There have been a number of recent developments related to compliance with the privacy and security rules under the Health Insurance Portability and Accountability Act (HIPAA). The Office for Civil Rights (OCR) within the Department of Health and Human Services (HHS) has provided guidance on a number of subjects and announced a large number of settlements with covered entities and, for the first time, with a business associate.
OCR has provided additional guidance about the audits that are part of the phase 2 audits it is conducting. OCR is conducting audits of 167 covered entities; however, the audits are not uniform. Some covered entities have been asked about privacy policies and procedures, others are being audited on security rules, such as risk analyses, and others on breach notifications.
Most of the audits will be desk audits, meaning that the covered entities and business associates being audited will simply have to provide documents; a smaller number of audits will be more comprehensive.
OCR has also released a fact sheet providing guidance on ransomware as it relates to HIPAA. OCR says that the presence of ransomware (or any malware) on a covered entity’s or business associate’s computer systems is a security incident.
OCR has explained that ransomware attacks must be presumed to be breaches under HIPAA, unless investigation reveals otherwise. If a HIPAA breach analysis shows that there is a low probability that protected health information (PHI) has been compromised, then no breach notification is required. No breach notifications are required for encrypted electronic PHI (ePHI).
OCR has issued an answer to a frequently asked question explaining that a flat fee of $6.50 is not the maximum amount that can ever be charged participants for making electronic copies of PHI, but is an option available to covered entities that do not want to calculate actual or average costs. Earlier guidance described three permissible methods for calculating costs: actual, average or $6.50.
OCR has also suggested that covered entities consider adding requirements to their business associate agreements to ensure that they are adequately notified of any security breach or cyberattack affecting ePHI.
For the first time, a business associate, Catholic Health Care Services, has settled a direct enforcement action under HIPAA. The theft of a smartphone compromised the PHI of hundreds of people.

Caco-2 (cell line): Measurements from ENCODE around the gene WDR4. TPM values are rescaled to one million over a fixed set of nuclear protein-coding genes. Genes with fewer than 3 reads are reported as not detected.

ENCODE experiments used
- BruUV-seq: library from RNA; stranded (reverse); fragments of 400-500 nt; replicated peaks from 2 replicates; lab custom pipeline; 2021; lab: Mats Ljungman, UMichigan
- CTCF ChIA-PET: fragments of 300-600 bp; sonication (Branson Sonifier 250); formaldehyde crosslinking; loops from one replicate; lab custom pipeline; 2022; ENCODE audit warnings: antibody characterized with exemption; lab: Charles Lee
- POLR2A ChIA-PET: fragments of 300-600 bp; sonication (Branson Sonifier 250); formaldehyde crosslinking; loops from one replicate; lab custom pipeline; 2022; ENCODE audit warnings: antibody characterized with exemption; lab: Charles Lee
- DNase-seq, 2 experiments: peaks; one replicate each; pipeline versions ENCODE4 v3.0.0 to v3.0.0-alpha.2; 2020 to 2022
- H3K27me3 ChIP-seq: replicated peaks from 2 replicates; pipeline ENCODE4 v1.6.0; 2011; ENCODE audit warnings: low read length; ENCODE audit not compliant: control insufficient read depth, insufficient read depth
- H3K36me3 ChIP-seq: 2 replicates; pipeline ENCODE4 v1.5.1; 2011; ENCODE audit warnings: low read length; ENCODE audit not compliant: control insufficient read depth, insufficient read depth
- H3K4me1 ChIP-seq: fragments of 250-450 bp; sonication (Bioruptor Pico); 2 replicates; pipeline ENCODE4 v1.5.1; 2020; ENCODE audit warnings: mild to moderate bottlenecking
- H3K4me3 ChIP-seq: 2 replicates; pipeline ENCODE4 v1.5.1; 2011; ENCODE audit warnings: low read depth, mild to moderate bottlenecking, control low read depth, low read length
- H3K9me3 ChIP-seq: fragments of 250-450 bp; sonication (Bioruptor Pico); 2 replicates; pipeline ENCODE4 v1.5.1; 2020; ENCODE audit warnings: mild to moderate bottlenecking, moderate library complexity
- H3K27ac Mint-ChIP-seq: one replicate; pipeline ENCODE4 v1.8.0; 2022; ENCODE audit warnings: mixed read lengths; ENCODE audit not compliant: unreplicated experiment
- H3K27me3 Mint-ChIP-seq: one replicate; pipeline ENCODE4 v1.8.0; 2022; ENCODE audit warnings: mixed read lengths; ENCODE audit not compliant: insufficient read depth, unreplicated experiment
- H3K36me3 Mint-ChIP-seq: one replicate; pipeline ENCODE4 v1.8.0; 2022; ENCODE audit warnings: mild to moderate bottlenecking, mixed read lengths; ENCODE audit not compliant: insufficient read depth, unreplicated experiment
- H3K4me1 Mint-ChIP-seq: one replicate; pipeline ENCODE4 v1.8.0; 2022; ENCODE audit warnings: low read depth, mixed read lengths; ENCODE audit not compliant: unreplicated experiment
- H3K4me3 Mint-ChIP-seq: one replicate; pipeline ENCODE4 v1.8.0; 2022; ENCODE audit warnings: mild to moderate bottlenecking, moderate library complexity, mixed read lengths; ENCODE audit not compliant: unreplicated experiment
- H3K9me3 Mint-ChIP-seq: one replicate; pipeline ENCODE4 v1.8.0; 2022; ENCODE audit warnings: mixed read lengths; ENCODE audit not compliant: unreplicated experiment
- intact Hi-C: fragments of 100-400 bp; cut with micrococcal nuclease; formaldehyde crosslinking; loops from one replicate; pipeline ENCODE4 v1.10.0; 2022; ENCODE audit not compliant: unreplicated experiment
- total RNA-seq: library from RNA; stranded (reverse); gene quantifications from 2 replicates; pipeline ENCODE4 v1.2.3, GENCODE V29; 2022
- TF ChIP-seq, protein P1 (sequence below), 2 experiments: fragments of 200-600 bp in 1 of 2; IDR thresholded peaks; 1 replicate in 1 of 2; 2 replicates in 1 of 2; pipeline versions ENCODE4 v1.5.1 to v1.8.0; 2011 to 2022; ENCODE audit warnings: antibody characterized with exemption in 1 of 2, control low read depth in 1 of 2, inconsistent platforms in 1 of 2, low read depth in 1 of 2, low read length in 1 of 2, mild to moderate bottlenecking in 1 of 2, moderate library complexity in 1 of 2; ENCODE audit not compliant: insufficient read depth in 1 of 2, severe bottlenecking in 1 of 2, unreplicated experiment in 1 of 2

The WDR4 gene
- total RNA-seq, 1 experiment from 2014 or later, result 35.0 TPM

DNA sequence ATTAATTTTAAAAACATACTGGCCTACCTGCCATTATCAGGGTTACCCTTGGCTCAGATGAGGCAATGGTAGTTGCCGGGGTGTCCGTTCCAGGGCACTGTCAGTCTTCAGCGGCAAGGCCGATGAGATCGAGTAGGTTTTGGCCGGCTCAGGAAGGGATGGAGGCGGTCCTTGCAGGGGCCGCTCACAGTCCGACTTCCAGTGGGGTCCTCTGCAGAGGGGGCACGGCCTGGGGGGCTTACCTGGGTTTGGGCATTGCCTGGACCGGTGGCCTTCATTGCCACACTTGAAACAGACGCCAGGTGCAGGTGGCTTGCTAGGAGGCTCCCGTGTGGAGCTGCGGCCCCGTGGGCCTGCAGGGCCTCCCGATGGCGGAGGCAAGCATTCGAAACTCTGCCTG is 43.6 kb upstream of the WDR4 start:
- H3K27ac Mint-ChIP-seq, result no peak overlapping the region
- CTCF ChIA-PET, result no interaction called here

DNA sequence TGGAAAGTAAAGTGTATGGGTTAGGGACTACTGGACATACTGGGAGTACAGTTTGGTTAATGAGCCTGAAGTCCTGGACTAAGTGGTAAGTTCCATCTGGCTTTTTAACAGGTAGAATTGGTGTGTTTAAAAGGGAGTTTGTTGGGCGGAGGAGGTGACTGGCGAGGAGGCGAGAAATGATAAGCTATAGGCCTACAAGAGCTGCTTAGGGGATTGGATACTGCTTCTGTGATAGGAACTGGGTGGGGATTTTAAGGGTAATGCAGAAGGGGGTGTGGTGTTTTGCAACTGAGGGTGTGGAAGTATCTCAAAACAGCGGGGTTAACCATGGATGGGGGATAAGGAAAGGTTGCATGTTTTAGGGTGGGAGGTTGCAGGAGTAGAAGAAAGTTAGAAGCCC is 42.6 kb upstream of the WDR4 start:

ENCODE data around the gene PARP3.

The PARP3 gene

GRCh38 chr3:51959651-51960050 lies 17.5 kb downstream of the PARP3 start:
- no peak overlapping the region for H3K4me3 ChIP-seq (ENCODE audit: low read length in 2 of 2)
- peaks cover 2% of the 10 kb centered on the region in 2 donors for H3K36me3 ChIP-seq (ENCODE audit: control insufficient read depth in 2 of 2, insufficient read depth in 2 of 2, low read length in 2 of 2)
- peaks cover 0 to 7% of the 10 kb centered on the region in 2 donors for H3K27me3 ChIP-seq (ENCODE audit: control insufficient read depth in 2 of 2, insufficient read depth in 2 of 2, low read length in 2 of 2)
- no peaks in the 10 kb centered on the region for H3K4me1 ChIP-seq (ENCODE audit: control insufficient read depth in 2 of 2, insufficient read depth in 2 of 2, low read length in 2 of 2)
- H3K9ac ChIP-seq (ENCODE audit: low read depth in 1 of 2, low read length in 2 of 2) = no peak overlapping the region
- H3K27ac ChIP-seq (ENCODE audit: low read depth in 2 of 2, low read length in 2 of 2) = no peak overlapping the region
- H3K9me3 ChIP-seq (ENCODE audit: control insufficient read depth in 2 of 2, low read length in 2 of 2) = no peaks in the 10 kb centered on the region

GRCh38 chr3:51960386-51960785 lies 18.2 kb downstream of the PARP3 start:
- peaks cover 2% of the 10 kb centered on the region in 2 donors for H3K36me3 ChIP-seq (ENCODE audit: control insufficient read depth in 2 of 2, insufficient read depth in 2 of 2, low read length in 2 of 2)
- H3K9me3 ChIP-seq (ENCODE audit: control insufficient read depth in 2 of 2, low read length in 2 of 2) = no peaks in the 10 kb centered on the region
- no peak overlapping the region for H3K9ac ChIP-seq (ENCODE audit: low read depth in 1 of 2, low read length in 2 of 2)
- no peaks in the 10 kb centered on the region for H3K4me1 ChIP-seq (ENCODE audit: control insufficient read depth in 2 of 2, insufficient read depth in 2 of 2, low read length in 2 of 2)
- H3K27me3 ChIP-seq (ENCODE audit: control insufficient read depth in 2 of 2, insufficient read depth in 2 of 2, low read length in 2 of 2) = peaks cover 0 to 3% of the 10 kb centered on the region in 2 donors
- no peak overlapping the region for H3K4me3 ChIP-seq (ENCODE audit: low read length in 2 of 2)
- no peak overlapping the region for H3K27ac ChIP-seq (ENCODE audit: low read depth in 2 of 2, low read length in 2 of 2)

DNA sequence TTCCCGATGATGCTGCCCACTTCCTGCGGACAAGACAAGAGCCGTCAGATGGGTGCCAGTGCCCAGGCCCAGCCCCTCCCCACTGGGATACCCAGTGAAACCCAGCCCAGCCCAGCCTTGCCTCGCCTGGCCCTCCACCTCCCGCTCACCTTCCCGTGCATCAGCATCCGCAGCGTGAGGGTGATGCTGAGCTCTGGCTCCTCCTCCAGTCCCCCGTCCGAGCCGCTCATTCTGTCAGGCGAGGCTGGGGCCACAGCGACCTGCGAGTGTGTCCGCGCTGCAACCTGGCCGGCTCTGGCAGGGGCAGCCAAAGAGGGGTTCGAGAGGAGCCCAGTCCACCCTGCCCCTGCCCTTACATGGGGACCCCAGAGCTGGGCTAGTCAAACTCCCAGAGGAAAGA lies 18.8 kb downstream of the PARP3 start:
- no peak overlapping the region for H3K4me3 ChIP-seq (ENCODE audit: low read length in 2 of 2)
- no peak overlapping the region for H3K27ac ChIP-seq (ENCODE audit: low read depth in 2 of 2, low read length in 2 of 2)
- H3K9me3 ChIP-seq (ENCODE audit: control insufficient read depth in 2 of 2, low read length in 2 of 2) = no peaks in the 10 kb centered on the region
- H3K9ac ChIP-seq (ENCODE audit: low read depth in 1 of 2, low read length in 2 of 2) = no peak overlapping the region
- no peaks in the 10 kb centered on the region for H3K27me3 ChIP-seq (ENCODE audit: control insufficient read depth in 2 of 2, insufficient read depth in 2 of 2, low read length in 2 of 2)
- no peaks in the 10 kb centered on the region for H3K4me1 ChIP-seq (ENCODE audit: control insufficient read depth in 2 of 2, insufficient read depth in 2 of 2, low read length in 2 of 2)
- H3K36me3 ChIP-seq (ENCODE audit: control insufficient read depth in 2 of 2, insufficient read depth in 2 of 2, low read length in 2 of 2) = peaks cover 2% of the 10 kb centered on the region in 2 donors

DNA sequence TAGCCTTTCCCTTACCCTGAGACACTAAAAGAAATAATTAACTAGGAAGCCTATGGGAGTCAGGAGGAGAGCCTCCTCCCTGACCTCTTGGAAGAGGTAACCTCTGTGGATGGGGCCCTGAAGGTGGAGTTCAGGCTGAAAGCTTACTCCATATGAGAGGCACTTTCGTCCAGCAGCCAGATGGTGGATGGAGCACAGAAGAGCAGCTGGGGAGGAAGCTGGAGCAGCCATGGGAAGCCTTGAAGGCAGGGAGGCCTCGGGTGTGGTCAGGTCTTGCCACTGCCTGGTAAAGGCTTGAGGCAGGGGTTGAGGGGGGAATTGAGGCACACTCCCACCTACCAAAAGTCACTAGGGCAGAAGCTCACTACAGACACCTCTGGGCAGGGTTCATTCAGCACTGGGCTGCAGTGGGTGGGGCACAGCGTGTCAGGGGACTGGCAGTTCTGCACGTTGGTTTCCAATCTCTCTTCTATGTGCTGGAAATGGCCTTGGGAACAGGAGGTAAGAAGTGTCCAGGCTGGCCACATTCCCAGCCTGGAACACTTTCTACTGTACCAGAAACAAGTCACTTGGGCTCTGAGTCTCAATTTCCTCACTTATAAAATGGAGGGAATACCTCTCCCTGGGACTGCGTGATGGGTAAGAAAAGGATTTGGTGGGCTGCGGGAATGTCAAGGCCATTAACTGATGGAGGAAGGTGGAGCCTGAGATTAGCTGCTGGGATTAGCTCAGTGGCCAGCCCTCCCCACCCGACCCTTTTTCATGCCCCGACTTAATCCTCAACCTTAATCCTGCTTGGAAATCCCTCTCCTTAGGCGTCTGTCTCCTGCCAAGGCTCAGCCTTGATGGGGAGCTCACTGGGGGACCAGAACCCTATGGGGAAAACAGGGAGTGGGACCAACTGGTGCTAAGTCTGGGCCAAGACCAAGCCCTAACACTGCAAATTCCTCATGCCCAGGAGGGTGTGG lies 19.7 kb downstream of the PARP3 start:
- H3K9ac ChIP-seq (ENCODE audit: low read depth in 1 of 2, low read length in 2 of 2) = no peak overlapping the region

Advocate Health Care Network has agreed to a settlement of $5.55 million with HHS for multiple potential violations.
Banner Health revealed that hackers may have accessed the health care payment and health plan information of up to 3.7 million patients.
Personal information for 3.3 million people with health insurance was compromised when a server for Newkirk Products, a company that creates ID cards for insurance companies, was accessed without authorization.
OCR has announced that a resolution agreement for $2.75 million followed an investigation into a missing laptop computer likely stolen by a visitor to the University of Mississippi Medical Center who had asked to borrow a laptop.
OCR’s investigation revealed that ePHI on a network drive was vulnerable to unauthorized access through a wireless network, which was protected only by a generic user name and password.
OCR has announced that it has reached a $2.7 million settlement with Oregon Health & Science University (OHSU) to resolve potential violations of the HIPAA Security Rule. OCR found widespread and diverse problems at OHSU that will be addressed through a comprehensive three-year corrective action plan. The corrective measures include a risk management plan that emphasizes encryption. OCR opened its investigation after receiving multiple breach reports from OHSU, including two reports involving unencrypted laptops and a large breach involving an unencrypted thumb drive.
New York Presbyterian Hospital has agreed to a settlement for $2.2 million and two years of monitoring for the impermissible disclosure of PHI of two patients due to the lack of appropriate safeguards.
All of these developments should serve as a reminder to all covered entities (including employer-sponsored health plans) of the importance of having HIPAA privacy and security policies and procedures and of following those procedures.